Judge tentatively rules against police in lawsuit over Black Lives Matter street mural

In the letter “E” of the street mural in front of Palo Alto City Hall, Oakland artist Cece Carpio painted the likeness of Assata Shakur, a convicted cop killer from New Jersey who escaped from prison and is believed to be in Cuba. Post photo by Dave Price.

This story was originally printed by the Daily Post on Thursday. To get all of the local news first, pick up the Post in the mornings at 1,000 Mid-Peninsula locations.

Daily Post Staff Writer

A Santa Clara County judge issued a tentative ruling yesterday (March 2) in favor of the city of Palo Alto in a lawsuit filed by six of its police officers, who claim that a Black Lives Matter mural in front of City Hall was racist and offensive.

Judge Socrates Manoukian posted a ruling yesterday siding with the city’s request to throw out the lawsuit. The ruling isn’t final. The judge will hear from both sides one more time and could reverse himself.

Six officers sued the city saying they were harassed and discriminated against by the city, which commissioned a Black Lives Matter mural that depicted Assata Shakur. Shakur is a civil rights activist turned fugitive after she was convicted of killing a New Jersey state trooper in 1973.

The mural was painted on Hamilton Avenue just a month after demonstrations swept the country in response to the death of George Floyd in 2020. The lawsuit complained that a portion of the mural included part of the logo for the New Black Panthers, which has been identified by the Southern Poverty Law Center as a hate group.

Matthew McNicholas, a lawyer for the six officers, wrote in a Feb. 17 filing that the city sponsored “hate speech,” and it seriously affected the officers’ psychological wellbeing.

Was it a ‘hostile work environment’?

McNicholas argued that the mural created a “hostile work environment.”

But Judge Manoukian said that in order to come down on the side of the officers, they must show that the city took some sort of action against the officers, like demoting them. Simply annoying them doesn’t count.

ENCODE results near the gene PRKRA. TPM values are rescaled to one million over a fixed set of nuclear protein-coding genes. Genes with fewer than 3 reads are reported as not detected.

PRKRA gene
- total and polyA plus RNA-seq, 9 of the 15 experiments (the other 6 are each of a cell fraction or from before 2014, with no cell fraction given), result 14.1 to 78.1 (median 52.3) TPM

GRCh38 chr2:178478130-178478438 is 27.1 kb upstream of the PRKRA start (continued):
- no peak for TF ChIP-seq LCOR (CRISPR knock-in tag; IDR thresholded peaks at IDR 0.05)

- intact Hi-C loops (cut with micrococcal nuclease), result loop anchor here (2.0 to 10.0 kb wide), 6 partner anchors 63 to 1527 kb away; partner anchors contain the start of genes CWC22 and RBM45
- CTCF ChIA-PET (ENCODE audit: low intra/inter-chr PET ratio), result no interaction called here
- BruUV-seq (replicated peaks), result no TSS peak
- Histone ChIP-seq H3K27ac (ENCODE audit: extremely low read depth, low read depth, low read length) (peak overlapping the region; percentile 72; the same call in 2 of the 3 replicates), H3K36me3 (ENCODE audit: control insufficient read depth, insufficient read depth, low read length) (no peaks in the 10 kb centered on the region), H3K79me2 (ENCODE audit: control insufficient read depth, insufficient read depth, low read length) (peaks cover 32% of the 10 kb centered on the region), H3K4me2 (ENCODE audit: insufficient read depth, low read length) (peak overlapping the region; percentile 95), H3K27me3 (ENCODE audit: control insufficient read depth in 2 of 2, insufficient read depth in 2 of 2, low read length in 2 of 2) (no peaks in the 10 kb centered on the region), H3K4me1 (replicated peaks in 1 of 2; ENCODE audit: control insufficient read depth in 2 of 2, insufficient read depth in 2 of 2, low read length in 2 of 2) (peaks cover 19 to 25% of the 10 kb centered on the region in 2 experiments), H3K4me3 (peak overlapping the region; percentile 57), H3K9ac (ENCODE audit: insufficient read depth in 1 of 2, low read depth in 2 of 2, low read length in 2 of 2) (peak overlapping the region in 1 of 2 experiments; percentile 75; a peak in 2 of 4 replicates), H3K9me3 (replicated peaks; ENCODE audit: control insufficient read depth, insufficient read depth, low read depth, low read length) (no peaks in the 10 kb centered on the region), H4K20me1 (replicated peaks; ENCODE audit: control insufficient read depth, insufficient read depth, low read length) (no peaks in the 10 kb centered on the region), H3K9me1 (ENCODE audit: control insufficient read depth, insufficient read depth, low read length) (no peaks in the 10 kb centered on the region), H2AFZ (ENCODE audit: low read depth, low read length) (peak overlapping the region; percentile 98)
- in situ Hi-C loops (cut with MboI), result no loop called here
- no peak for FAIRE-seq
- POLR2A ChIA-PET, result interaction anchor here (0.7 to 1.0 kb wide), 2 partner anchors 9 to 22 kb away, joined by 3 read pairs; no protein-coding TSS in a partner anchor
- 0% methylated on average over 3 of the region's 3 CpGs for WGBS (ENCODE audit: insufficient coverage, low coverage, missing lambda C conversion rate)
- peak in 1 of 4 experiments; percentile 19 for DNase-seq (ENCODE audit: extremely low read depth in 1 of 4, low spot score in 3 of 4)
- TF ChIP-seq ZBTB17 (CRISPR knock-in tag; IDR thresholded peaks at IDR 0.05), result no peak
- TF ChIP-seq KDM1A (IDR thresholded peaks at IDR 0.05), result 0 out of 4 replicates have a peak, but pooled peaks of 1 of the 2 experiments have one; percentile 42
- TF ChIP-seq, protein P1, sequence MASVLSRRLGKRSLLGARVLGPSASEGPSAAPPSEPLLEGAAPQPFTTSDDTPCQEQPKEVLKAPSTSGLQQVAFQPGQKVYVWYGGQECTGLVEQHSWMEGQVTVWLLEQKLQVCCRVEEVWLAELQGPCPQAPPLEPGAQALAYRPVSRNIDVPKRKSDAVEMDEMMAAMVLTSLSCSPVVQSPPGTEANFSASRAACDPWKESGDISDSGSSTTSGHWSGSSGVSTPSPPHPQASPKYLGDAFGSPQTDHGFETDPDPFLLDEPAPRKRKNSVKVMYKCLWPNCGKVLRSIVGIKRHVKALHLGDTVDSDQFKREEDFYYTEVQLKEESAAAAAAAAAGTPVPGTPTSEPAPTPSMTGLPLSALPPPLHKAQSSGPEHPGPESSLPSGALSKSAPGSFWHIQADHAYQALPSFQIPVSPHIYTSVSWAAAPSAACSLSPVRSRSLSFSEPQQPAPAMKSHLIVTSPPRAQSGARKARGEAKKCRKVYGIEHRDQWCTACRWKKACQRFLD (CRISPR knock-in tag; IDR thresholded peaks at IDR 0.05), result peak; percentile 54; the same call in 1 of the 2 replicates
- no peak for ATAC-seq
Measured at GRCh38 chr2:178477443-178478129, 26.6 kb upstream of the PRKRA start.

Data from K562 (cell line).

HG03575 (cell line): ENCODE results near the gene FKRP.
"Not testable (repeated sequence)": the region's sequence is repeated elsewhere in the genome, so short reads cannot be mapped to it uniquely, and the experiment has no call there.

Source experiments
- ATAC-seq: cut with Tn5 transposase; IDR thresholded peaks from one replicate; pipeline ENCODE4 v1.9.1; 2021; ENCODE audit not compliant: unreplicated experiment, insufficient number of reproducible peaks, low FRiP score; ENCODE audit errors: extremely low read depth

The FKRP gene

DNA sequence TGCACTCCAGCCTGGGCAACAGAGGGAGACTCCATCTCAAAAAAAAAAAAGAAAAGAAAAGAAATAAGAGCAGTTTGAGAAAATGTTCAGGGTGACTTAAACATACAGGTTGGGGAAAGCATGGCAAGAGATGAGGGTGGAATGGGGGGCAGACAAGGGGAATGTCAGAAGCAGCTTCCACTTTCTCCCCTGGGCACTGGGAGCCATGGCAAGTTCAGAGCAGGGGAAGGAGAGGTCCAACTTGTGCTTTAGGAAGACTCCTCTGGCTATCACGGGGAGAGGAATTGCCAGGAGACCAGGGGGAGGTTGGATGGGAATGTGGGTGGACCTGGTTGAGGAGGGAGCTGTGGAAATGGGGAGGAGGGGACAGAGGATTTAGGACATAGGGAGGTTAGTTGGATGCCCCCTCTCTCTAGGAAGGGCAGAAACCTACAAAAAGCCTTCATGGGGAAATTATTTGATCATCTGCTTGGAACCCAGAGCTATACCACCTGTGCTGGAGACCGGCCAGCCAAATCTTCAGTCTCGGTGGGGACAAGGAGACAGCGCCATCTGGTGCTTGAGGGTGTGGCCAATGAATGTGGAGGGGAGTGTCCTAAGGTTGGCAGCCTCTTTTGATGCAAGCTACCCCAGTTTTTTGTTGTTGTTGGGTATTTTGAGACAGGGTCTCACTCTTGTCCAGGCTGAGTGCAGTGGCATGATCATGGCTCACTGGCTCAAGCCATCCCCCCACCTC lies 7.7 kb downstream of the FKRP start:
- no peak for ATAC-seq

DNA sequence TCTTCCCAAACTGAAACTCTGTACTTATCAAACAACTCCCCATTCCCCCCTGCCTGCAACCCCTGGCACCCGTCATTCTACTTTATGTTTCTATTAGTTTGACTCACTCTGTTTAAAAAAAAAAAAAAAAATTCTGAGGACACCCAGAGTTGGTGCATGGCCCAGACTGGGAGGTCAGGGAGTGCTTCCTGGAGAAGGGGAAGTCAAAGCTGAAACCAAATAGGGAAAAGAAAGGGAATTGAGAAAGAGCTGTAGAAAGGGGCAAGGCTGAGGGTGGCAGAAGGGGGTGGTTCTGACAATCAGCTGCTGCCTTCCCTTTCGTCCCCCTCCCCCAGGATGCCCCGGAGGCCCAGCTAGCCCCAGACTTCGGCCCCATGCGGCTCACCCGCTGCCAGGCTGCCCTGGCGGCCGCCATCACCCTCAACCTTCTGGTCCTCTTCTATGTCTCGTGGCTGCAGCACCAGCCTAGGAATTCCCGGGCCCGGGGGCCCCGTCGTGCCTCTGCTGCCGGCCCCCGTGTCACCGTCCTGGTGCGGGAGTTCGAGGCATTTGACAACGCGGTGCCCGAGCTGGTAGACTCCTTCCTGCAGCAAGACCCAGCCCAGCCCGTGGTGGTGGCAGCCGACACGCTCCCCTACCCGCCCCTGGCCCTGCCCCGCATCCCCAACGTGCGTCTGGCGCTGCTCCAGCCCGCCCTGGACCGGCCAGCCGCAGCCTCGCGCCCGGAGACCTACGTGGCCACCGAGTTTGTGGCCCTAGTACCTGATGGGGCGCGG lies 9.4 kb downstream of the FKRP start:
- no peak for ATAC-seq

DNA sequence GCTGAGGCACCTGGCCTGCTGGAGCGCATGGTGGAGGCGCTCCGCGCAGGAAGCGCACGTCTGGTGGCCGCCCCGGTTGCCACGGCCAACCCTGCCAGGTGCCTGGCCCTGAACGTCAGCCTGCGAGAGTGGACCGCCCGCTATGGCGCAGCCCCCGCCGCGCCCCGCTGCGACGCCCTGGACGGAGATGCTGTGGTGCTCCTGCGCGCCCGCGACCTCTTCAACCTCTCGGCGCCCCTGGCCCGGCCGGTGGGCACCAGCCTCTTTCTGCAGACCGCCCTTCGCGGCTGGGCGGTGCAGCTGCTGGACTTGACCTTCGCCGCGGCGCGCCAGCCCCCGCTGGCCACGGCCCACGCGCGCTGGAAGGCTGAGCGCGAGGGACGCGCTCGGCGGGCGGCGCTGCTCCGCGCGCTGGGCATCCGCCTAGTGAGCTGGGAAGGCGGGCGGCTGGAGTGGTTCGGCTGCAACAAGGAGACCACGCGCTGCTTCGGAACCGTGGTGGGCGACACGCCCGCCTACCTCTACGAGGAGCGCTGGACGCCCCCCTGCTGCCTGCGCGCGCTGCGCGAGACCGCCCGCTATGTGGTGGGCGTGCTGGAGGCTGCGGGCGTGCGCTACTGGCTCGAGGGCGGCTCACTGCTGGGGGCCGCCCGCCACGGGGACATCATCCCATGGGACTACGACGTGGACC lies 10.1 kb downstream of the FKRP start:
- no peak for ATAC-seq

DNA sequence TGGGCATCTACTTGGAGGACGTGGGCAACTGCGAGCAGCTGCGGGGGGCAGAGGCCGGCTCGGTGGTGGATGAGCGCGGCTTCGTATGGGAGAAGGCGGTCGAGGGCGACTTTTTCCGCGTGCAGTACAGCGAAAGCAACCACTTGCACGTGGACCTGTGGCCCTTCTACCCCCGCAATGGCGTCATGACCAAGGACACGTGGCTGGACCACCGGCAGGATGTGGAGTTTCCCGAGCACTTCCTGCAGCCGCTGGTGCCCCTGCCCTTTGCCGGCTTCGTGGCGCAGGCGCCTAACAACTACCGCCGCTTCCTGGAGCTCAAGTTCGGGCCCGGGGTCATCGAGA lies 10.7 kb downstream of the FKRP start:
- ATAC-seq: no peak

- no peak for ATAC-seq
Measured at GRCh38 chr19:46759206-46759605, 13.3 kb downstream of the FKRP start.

Manoukian then cited McRae v. Department of Corrections and Rehabilitation, a 2006 state case, in which the court said “workplaces are rarely idyllic retreats, and the mere fact that an employee is displeased by an employer’s act or omission does not elevate that.”

The mural, Manoukian, doesn’t reach the threshold of creating a hostile workplace.

The officers also argued that the mural was an attack on their race, ethnicity or national origin.

Plaintiffs are racially diverse

The officers initially claim in their lawsuit that they are protected based on “race, ethnicity, and/or national origin.” But, Judge Manoukian points out that officers Michael Foley, Chris Moore and Julie Tannock are Caucasian. Eric Figueroa is Filipino and Caucasian. David Ferreira is Caucasian and Pacific Islander/ Asian and Robert Parham is Hispanic.

Since the officers are not all one race or ethnicity, Manoukian agreed with the city’s argument that “the only thing common to all the plaintiffs if that they are all police officers, but being a police officer is not a protected class.”

Manoukian said that if the officers had pointed out in their lawsuit that the “New Black Panthers are a hate group targeting all non-African Americans,” then he may have been included to agree that at least a portion of the mural was offensive.

However, the officers made that claim in their objection to the city’s request to throw out the lawsuit, not their lawsuit.

“There is nothing to suggest that the mural and its iconography was created in favor of one (protected) group over another,” Manoukian wrote.

The judge goes on to state that the city’s refusal to remove the mural was not based on “plaintiff’s race, ethnicity or some other protected classification.”